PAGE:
[T]he Bible is a big complicated book. In a pluralistic society, (i.e., America’s) some folks don’t believe any of it is true; some believe parts of it are true; and some believe the entire good book is inerrant and infallible. And even those who fall into that later group profoundly disagree on what it teaches regarding moral and theological issues. For instance, my friend Gregg Frazer is a smart, biblically learned and intellectually capable evangelical-fundamentalist. AND he argues based on a long, rich orthodox political theological tradition that ALL rebellion against ANY government (including the Nazis and Communists) is wrong, a sin worthy of death, the moral equivalent of witchcraft.
So how could American “higher law” — and the human rights derived therefrom — be based on the inerrant, infallible Bible when Sola Scriptura can’t “settle” the issue of “America 101.” Moreover, it can’t settle the issue of slavery either. And it also does not speak to religious liberty, the most unalienable of natural rights, the right that gave birth to the concept of political liberty (folks might wonder why I, a political libertarian, spend so much time on religion & the American Founding; this is it).
The right to religious liberty necessarily means a right to break the first tablet of the Ten Commandments and MANY other parts of the Bible. Whatever their differences, every single “key American Founder” believed men had a natural right to worship false gods (that is, religious liberty extended beyond the biblical religions). And even limiting “religious liberty” to those WITHIN the “Judeo-Christian” or Abraham tradition doesn’t solve this problem.
Some of the more pious unitarians argued Trinitarianism is Idol Worship. If Jesus isn’t God, it is morally wrong to worship him as one. This is the same rationale that gets Christians executed under Sharia law (of course the unitarians weren’t arguing for that, just that Trinitarianism is immoral idol worship). Likewise many orthodox Trinitarians argue since God is Triune in nature, if you (Jews, Unitarians, Deists) don’t worship a Triune God, you don’t worship Him, but a false god and hence do what the Bible forbids. Heresy was an executable offense for most of the history of Christendom.
So, the notion that the inerrant, infallible Bible is the “higher law” from where human rights derive and that any thing the Bible forbids cannot therefore be a “right” does not accord with the idea of “rights” as posited by America’s Founders.
Let me note, there is a way out for those who DO want society to be more easily ruled by biblical norms — give up on the “rights talk” and, consequently the Declaration of Independence. The First Amendment may demand religious liberty for non-Christians. AND it may be a bad practical idea to refuse to permit non-Christians to worship as they please. But it’s NOT because the Bible teaches a God given right to religious liberty (it doesn’t) or because the Declaration is true (I’m not going to say either way) or that the Declaration’s “Truths” come from the Bible (they don’t).
Social conservatives might observe that the Constitution is unalienable “rightsless”; it recognizes a very limited concept of “rights”; and an unalienable rightsless Constitution permits religious conservatives to participate in politics and write their religious values into law.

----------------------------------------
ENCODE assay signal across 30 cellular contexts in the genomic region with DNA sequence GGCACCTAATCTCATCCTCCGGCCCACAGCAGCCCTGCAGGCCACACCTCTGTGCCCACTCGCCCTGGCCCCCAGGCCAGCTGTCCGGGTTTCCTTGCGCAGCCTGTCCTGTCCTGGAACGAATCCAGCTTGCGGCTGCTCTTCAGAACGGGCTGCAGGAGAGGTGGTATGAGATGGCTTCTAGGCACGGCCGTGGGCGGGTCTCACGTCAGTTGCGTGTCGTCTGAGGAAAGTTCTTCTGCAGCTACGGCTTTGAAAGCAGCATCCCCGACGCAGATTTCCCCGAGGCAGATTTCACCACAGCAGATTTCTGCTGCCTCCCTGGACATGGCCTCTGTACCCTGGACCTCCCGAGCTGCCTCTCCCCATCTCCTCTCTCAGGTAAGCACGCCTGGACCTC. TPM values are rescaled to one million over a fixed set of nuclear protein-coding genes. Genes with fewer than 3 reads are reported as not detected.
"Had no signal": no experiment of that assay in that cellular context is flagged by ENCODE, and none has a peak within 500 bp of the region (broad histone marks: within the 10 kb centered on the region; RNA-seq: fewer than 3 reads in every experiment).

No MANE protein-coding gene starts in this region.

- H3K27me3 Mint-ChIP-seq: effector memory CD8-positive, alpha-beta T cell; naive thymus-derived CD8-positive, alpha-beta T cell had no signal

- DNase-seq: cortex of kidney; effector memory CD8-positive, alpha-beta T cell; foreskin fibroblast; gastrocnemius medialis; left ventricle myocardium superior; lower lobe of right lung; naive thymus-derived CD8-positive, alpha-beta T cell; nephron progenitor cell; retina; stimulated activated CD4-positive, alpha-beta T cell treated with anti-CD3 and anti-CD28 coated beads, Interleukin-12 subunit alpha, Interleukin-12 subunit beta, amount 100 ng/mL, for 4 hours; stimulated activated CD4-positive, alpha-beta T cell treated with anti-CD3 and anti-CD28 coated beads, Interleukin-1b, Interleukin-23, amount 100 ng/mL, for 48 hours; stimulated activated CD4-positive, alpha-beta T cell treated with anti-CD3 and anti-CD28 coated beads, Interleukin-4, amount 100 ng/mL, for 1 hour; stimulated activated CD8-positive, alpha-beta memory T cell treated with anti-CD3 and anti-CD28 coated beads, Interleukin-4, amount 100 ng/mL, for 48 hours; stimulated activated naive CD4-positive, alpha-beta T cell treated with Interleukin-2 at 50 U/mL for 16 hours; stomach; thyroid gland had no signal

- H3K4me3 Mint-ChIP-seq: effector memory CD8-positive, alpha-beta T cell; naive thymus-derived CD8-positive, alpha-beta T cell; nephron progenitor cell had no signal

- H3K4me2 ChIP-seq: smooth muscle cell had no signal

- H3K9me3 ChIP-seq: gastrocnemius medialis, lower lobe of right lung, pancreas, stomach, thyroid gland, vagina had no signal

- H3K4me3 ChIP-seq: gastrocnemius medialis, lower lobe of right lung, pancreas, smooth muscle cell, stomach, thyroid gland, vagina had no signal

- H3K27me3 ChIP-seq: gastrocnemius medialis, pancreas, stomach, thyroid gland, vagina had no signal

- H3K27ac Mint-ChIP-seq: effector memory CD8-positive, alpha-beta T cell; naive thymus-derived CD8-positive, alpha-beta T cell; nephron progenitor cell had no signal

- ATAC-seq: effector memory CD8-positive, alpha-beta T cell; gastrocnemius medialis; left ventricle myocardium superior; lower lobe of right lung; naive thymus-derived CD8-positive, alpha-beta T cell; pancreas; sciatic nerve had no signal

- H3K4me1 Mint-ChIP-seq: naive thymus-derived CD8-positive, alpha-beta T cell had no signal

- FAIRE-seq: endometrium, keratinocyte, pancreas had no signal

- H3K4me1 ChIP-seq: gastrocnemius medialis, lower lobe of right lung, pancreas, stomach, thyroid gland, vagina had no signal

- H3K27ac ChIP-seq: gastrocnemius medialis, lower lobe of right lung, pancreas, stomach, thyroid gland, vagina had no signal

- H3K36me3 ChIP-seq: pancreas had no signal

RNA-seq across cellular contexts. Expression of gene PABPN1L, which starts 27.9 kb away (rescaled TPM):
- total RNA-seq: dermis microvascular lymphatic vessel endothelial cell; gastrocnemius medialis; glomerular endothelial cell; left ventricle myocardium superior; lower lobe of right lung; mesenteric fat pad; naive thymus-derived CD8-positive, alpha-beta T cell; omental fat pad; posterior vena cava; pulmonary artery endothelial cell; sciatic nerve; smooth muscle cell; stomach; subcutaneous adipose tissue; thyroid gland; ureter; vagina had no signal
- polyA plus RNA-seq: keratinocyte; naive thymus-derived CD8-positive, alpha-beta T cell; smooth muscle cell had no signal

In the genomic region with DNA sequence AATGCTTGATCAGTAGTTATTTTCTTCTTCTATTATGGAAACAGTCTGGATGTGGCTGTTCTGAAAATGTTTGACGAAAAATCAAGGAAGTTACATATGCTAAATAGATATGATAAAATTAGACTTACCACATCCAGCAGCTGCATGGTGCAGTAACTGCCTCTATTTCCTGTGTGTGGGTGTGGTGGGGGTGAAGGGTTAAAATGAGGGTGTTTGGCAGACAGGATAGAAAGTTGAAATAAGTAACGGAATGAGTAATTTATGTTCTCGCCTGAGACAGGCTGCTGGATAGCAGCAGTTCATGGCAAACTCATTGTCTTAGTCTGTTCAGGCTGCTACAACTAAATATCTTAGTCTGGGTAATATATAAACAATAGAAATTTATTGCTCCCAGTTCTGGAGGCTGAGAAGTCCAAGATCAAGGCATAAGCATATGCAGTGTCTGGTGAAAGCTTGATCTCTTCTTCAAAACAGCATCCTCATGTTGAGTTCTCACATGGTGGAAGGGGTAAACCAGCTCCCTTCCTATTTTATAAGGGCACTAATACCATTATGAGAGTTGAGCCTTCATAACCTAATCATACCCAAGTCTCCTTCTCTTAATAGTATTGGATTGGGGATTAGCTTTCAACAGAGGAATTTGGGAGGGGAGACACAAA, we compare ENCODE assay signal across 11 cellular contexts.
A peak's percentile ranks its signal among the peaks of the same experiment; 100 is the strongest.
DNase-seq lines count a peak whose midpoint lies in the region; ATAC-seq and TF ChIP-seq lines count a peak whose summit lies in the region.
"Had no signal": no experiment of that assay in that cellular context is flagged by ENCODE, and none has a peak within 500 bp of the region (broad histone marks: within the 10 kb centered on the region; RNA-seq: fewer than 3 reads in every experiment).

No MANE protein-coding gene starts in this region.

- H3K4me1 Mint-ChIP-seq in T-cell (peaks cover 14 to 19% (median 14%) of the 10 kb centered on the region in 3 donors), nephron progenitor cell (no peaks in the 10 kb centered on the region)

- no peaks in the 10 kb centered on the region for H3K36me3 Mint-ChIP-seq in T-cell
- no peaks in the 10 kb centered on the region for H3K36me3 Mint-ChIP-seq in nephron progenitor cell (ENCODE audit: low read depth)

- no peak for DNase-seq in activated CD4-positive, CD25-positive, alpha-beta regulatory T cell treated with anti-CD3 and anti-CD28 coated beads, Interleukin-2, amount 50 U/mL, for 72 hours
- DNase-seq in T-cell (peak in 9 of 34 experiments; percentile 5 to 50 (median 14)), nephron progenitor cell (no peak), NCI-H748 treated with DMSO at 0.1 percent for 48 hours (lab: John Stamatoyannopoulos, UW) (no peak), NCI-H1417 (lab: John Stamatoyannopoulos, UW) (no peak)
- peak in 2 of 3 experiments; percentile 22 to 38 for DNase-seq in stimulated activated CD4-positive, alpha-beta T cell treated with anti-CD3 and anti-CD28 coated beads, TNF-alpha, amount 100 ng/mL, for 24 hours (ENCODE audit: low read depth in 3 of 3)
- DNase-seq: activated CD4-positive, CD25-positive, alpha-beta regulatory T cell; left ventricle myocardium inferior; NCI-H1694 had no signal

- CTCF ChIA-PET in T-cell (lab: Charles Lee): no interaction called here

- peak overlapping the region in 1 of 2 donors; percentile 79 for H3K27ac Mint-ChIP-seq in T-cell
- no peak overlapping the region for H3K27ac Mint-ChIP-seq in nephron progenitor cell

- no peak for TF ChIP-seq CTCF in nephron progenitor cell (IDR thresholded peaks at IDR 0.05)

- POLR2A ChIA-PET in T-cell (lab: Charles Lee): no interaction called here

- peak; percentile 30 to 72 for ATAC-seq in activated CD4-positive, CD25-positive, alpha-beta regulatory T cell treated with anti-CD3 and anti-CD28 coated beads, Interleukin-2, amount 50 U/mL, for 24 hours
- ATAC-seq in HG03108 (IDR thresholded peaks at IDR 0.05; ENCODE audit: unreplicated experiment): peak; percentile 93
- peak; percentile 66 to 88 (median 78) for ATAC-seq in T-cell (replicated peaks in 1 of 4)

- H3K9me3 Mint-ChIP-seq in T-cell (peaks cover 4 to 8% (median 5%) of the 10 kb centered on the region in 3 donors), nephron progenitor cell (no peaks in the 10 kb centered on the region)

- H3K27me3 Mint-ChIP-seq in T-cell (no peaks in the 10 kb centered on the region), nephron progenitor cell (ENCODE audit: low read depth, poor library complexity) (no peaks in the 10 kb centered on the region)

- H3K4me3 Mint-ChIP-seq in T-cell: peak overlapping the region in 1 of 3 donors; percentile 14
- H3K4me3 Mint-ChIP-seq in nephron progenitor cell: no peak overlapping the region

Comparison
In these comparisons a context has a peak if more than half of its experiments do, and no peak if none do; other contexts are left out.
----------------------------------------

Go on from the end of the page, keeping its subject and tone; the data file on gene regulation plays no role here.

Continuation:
This shouldn’t be a controversial issue for religious and Christian conservatives; Robert Bork, Lino Graglia, Robert Kraynak and many others argue exactly this. They would say to even DISCUSS the issue of a “right to do wrong” unduly gives credence to “rights talk.” “Natural rights” are a fiction. They don’t neatly line with a conservative Christian or a traditional “natural law” worldview. And they are entirely absent from the text of the US Constitution. They are central to the Declaration of Independence; but that document is NOT law and hence can be ignored.
Social conservatives are on stronger ground, intellectually, philosophically and historically when they argue the concept of “natural rights” from the “natural law,” as opposed to the Bible.
By natural law, we mean what man discovers from “reason” looking to “nature” without the Bible for help. If by “nature” you mean something written in the Bible then argue Bible and stop pretending you are arguing from a “different” channel.
I am going to skirt the very important issues of 1) whether the natural law exists, and 2) if it does exist and if Thomas Aquinas’ understanding of it is correct, whether said understanding vindicates ideas of “unalienable rights,” religious liberty, and a right to revolt against tyrants (arguably it does not).
Rather I want us to take the traditional understanding of the natural law as it is (complete with its prohibitions on homosexual conduct) and ask whether THAT possibly could serve as the basis for any meaningful concept of “rights.” Like the Bible, Aquinas’ book of NATURE is complex and demanding; like the Bible it is not a politically “free” code, but rather seems the opposite. I’ve heard one prominent natural law scholar claim Aquinas’ natural law is “permissive” and thus in accord with political liberty.
I don’t think it is;...
At that point I get into how the traditional natural law is extremely strict on various sexual matters. I need not get so detailed here. I recognize the FFs may not have been personally on board in a subjective sense with the specific things I argue are "rights." I'm more interested in seeing if anyone really believes the concept of "rights" or "liberty" is meaningful if for instance we don't have a "right" to do these things in the privacy of our own homes. For instance the teenage male doing you know what.